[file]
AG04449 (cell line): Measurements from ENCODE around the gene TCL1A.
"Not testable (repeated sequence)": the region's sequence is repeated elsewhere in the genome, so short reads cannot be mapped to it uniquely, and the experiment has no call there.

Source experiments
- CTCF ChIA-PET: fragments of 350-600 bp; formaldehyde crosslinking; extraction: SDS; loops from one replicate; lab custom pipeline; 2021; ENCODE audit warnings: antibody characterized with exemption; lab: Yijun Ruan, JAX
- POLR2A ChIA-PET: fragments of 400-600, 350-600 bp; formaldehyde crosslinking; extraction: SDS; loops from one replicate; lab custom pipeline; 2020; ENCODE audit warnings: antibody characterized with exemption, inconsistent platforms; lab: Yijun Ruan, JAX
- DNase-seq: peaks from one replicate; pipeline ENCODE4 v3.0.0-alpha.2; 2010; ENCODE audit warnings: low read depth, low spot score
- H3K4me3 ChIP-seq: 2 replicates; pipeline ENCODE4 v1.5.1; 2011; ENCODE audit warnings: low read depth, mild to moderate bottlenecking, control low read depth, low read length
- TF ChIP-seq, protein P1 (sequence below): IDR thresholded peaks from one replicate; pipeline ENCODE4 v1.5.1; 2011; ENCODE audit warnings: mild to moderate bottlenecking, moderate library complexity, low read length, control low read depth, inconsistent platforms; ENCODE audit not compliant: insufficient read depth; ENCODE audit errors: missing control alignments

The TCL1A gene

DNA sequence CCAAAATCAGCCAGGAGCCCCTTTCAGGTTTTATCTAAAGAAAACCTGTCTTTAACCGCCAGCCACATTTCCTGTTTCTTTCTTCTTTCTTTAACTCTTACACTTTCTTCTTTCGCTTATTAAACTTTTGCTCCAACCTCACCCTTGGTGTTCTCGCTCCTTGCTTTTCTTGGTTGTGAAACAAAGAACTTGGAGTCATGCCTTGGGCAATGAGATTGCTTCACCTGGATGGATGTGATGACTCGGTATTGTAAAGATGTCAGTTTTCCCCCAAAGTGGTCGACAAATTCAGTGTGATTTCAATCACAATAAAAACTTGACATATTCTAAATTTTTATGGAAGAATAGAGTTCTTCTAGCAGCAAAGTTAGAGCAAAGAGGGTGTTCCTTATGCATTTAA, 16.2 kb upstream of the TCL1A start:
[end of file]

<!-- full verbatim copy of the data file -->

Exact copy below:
AG04449 (cell line): Measurements from ENCODE around the gene TCL1A.
"Not testable (repeated sequence)": the region's sequence is repeated elsewhere in the genome, so short reads cannot be mapped to it uniquely, and the experiment has no call there.

Source experiments
- CTCF ChIA-PET: fragments of 350-600 bp; formaldehyde crosslinking; extraction: SDS; loops from one replicate; lab custom pipeline; 2021; ENCODE audit warnings: antibody characterized with exemption; lab: Yijun Ruan, JAX
- POLR2A ChIA-PET: fragments of 400-600, 350-600 bp; formaldehyde crosslinking; extraction: SDS; loops from one replicate; lab custom pipeline; 2020; ENCODE audit warnings: antibody characterized with exemption, inconsistent platforms; lab: Yijun Ruan, JAX
- DNase-seq: peaks from one replicate; pipeline ENCODE4 v3.0.0-alpha.2; 2010; ENCODE audit warnings: low read depth, low spot score
- H3K4me3 ChIP-seq: 2 replicates; pipeline ENCODE4 v1.5.1; 2011; ENCODE audit warnings: low read depth, mild to moderate bottlenecking, control low read depth, low read length
- TF ChIP-seq, protein P1 (sequence below): IDR thresholded peaks from one replicate; pipeline ENCODE4 v1.5.1; 2011; ENCODE audit warnings: mild to moderate bottlenecking, moderate library complexity, low read length, control low read depth, inconsistent platforms; ENCODE audit not compliant: insufficient read depth; ENCODE audit errors: missing control alignments

The TCL1A gene

DNA sequence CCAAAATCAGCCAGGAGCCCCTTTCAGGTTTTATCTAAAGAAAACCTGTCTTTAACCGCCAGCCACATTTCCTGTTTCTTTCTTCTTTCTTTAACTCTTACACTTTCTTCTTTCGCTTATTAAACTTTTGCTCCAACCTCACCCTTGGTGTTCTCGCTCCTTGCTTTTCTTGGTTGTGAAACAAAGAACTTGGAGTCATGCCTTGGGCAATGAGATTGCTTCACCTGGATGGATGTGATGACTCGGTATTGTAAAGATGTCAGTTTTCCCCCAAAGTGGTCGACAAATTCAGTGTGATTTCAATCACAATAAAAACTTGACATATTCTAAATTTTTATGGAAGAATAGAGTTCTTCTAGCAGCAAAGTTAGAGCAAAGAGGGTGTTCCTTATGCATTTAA, 16.2 kb upstream of the TCL1A start: